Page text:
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Discussion Starter · #1 ·
So which cities in Latin/South America have these luxury streets. Sao Paulo? Mexico City? Panama City? Buenos Aires? Bogota? Caracas? Others?

If not, then why not? Also do you think this can happen in your city one day? What street can come close to this reality in your city? Discuss.

Photos please! Thanks. :cheers:
 

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São Paulo

Some facts about São Paulo:

The metropolitan area of São Paulo concentrates around 20MM ppl. However, both the city center (geographically and also the older downtown area) and the outskirts are mainly degraded areas.

This means that if you imagine the metropolitan area of São Paulo as a circle (which is almost correct), you will find a degraded inner circle (diameter about 4km = 2.5 miles), surrounded by a middle and high-class ring varying from 4 to 10km (2.5 to 6.5 miles) large, which is then surrounded by low-class outskirts. This is evidently generalization, so it may not reflect the exact situation of each neighborhood inside the areas I mentioned.

However, the situation described above has some bad results. As ppl concentration is very spread out, including commercial and residential areas that have been disorderly developed in the imaginary “intermediate ring”, it is difficult to identify one single spot in the city that concentrates all necessary factors that have allowed the development of large luxury avenues, such as the 5th Ave. and Champs-Elysées (e.g. luxury hotels, shops, “AAA” commercial buildings and high-wealth residential buildings).

In São Paulo, the largest concentration of luxury hotels is both in the “Jardins” district, and also in the new downtown area, generally called “Brooklyn”, near Berrini Ave.

Luxury apartments are also found in the “Jardins” district, but due to the availability of undeveloped land, most modern high-wealth residential buildings are located elsewhere.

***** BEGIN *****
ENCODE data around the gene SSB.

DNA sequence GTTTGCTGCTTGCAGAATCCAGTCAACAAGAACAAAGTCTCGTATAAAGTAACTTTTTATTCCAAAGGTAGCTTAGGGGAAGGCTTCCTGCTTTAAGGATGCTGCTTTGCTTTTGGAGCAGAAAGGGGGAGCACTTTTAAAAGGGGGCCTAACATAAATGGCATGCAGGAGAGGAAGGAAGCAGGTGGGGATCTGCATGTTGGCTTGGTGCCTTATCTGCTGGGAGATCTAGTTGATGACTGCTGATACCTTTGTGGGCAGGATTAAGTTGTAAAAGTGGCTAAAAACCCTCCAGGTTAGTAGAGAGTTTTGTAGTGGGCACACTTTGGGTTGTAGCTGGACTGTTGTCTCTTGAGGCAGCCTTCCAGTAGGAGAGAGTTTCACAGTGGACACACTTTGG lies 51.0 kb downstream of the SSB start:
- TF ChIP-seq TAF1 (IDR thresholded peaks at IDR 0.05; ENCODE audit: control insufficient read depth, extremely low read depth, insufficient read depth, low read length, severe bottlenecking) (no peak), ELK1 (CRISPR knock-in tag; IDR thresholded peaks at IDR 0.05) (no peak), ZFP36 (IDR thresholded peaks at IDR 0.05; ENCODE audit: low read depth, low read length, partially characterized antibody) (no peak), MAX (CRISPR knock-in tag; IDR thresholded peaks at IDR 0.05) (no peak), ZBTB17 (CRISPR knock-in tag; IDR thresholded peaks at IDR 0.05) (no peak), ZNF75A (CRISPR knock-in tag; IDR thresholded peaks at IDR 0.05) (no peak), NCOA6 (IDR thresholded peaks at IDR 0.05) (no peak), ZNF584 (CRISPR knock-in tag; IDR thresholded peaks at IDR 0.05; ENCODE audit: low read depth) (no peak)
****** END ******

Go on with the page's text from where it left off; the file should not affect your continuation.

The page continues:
The new “AAA” commercial buildings are mostly located in the “Itaim” and “Brooklyn” districts, which are nearby. Main aves. are “Faria Lima” and “Berrini”, as well as “Marginal Pinheiros” (which was originally a ring-road – like Parisian Boulevard Periphérique –, but has now been almost entirelly “converted” into a regular avenue, due to city growth).

Luxury shops are mainly located inside large Shopping Centers. São Paulo is known for its large number of malls, among which there are some of the largest ones in the world. This is due to (i) security reasons; but mainly to (ii) the need of large spaces with easy access through main avenues allied to large parking availability.

Street luxury shops are rare, and the only spot they may be found in São Paulo is in the “Jardins” district, mainly Rua Oscar Freire, which is a very small street. It has the largest concentration of international and Brazilian luxury brands, but it is not comparable to 5th avenue or Champs-Elysées, which are touristic spots. Rua Oscar Freire is more comparable to Parisian Rue du Faubourg Saint-Honoré.
 

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Discussion Starter · #4 ·
^^ Are those 'luxury' shopping streets? They looks just like regular shopping streets for the local people. But maybe that is all they have in Latin/South America. It is a shame they have to make luxury malls instead. Hopefully one day a city can attract the rich and tourists to a more urban street setting.

Thanks for the comments fabbio_123.
 

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In Caracas for example, luxury streets have died in the 2000's because delinquency, now every luxury shop is confined to Malls. We've now a lot of malls, but the streets look very simple. Only the zone of Las Mercedes could be kind of luxury shopping street.

In Venezuela only Margarita Island still have this kind of streets, the rest...similar to Caracas.
 

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^^

Masaryk Avenue in Mexico City is probably the most luxurious shopping street in Mexico, it is located in one of the most prestigious residential districts of Mexico called Polanco. From Wikipedia:

"The most-valued street in Latin America. It is the street with the most upscale boutiques in Mexico City. It is compared by some to LA's Rodeo Drive or New York City's 5th Avenue. The Avenue is called after the first President of Czechoslovakia Tomáš Masaryk."